montage -tile 2x1 ${files_in[$counter]} ${files_out[$counter]} /tmp/$out_file
montage -frame 3 -geometry 128x64 /tmp/pair_* $1/pair_montage.jpg
rm /tmp/pair_*
Side-by-side Montage.
A side-by-side montage of a few input and output images. Typical images are much bigger than this.


Speaking of gifs and animation, I make use of ffmpeg quite a bit. Generating mp4 files from a series of jpgs is quite easy:

ffmpeg -r 24 -i %03d.jpg test1800.mp4

This command assumes you want a 24 frames-per-second framerate and that your jpgs all being with three numbers (up to three leading zeroes in this case).

Converting these mp4 files into gifs is also quite easy:

ffmpeg -i -s 320x240 -r 10 -pix_fmt rgb24 output.gif

Although I must admit, these animated gifs don't seem as robust as others. I've seen them not render correctly under certain circumstances. I'm probably missing something.


Another thing I'd not heard of; image-j beloved by microscopists and biologists! I can sort of see why. It's a program that has many useful features and several plugins. As a tool that can read and manipulate almost all image formats known to human-kind, it's definitely worth having in your arsenal. It's just a shame it's written in Java, with it's slightly wonky user-interface. Still, nevermind; it's got tonnes of features and options for scientific images. Definitely worth having in your toolbox.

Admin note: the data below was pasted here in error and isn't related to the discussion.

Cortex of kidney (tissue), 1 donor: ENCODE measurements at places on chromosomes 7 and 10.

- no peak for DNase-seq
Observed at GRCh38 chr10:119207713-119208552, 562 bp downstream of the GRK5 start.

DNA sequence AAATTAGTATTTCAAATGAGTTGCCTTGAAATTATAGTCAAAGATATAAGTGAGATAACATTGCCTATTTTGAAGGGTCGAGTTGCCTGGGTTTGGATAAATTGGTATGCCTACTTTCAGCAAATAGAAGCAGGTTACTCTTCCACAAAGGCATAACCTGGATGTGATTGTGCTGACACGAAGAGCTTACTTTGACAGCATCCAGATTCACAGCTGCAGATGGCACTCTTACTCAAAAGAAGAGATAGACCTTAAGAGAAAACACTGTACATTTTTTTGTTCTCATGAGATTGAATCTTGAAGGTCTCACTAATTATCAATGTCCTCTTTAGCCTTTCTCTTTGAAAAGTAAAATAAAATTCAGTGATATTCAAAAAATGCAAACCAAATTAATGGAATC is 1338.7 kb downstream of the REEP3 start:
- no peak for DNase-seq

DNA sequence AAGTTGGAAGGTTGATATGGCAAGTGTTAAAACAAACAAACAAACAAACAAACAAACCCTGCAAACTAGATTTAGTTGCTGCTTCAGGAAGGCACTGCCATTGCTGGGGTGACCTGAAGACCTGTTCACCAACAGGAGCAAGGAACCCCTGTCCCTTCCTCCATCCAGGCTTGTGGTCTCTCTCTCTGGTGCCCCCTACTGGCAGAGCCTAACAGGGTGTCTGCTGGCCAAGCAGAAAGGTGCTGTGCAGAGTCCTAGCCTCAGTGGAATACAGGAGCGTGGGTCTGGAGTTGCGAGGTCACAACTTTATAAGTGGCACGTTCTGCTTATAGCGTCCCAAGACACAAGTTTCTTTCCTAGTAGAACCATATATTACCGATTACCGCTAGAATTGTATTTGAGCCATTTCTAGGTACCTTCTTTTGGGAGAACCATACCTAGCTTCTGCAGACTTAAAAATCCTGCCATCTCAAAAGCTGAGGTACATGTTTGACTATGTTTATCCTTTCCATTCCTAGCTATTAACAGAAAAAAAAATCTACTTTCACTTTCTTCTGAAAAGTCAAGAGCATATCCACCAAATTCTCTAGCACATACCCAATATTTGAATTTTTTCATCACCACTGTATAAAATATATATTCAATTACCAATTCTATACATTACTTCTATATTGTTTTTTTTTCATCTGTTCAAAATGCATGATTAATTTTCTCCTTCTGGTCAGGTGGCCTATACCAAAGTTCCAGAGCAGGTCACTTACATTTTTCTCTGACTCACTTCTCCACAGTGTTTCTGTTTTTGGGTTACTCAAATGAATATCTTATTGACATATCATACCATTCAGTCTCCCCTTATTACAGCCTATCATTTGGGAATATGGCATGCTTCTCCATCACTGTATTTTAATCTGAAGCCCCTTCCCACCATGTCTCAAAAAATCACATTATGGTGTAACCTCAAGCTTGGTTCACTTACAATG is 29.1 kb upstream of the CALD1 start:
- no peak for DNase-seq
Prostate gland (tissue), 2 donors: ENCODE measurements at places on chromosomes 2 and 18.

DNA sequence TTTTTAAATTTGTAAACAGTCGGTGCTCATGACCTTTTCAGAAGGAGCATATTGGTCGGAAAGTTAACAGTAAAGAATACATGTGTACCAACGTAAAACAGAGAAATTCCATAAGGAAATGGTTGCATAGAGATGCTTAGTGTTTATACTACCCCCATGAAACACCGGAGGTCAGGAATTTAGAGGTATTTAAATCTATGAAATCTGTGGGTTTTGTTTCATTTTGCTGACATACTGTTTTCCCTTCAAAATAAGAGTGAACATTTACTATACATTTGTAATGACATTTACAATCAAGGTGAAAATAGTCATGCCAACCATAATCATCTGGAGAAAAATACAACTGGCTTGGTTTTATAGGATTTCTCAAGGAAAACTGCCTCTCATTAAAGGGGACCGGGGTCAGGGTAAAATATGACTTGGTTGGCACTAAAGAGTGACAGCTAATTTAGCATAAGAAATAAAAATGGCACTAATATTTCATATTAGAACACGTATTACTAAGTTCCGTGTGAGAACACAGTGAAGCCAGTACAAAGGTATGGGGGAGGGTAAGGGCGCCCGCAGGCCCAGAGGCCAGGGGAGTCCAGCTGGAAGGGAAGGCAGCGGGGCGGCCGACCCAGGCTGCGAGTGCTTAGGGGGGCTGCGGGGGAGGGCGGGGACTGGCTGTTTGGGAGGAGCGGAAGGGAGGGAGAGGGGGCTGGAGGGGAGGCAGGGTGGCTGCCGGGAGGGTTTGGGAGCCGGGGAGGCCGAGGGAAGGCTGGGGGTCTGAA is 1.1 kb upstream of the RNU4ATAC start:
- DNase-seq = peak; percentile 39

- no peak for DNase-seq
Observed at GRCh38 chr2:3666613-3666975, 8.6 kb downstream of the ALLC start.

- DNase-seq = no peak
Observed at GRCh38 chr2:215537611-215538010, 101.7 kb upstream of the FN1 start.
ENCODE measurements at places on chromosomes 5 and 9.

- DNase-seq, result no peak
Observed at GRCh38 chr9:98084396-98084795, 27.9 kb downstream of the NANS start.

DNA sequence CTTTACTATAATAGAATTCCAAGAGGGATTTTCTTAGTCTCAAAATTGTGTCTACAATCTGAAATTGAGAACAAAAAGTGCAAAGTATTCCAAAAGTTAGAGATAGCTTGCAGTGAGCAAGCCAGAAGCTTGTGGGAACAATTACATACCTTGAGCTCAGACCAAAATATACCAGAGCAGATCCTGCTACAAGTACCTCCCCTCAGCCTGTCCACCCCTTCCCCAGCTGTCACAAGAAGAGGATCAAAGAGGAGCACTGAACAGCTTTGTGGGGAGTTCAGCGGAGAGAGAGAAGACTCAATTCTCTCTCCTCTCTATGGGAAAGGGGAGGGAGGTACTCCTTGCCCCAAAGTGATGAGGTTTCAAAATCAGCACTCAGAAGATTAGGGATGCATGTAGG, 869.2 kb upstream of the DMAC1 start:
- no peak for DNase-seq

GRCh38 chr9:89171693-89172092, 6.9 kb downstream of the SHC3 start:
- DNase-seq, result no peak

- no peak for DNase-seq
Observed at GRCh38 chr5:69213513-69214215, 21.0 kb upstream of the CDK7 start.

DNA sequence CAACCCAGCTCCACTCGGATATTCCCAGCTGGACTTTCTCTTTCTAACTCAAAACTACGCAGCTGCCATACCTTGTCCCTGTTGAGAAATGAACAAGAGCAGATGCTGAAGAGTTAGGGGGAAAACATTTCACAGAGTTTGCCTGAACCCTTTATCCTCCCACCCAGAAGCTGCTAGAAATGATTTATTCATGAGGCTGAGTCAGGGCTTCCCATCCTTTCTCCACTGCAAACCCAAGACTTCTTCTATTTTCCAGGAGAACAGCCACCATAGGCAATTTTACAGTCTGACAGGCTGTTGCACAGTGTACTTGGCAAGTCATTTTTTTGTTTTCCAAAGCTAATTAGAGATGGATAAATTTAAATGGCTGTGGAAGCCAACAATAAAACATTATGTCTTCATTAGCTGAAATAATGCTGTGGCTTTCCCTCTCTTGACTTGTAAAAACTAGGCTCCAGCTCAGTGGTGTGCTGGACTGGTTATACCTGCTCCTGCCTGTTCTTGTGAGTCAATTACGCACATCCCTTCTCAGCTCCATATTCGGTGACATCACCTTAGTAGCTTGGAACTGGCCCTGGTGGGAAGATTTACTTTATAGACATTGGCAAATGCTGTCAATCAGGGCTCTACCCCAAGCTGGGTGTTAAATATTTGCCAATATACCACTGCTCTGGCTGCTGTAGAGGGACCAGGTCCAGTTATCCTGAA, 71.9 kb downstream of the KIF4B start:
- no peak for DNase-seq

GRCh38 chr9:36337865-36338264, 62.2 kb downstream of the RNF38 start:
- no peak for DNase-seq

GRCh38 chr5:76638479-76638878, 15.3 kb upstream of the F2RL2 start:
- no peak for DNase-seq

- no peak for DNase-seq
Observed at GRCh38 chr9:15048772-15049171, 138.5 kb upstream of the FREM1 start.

Fiji is the name given to image-j packaged with a load of useful plugins, and is often referred to in lieu of image-j.

Graphs & heatmaps

I've never had a lot of luck understanding how to plot in python. Matplotlib is fine I suppose, but I find it rather complicated. ggplot exists for python but in the end, I decided on pandas and seaborn, mostly because the images rendered in seaborn are really pretty (I occasionally use matplotlib too, as there are plenty of examples out there).

Generating line plots and heatmaps are my main things at the moment. You can get a reasonable line plot (of, say, your training and test errors from your neural net) like this: